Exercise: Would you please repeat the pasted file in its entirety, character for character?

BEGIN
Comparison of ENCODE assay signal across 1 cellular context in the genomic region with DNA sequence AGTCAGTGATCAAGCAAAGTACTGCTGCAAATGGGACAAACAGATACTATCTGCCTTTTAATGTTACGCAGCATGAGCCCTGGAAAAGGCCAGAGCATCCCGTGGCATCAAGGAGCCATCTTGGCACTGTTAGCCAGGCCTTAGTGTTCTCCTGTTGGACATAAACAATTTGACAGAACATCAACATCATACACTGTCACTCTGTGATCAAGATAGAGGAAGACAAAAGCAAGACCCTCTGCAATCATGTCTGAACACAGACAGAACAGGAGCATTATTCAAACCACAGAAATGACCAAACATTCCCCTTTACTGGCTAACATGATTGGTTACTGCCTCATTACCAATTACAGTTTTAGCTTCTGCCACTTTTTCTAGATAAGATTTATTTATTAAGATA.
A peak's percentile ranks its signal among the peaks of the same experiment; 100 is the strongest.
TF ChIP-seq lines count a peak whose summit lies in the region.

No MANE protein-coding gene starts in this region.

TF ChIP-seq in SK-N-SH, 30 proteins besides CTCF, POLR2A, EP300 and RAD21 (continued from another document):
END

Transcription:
Comparison of ENCODE assay signal across 1 cellular context in the genomic region with DNA sequence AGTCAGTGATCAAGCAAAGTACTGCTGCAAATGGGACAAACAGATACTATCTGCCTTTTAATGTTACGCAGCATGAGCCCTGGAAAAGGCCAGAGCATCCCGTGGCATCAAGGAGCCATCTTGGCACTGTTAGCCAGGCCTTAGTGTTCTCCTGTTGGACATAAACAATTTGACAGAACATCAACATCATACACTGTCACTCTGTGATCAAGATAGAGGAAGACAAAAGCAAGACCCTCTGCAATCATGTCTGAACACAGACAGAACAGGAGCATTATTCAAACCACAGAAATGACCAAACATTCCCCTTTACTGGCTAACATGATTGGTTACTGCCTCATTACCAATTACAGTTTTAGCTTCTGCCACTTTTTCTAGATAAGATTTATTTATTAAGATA.
A peak's percentile ranks its signal among the peaks of the same experiment; 100 is the strongest.
TF ChIP-seq lines count a peak whose summit lies in the region.

No MANE protein-coding gene starts in this region.

TF ChIP-seq in SK-N-SH, 30 proteins besides CTCF, POLR2A, EP300 and RAD21 (continued from another document):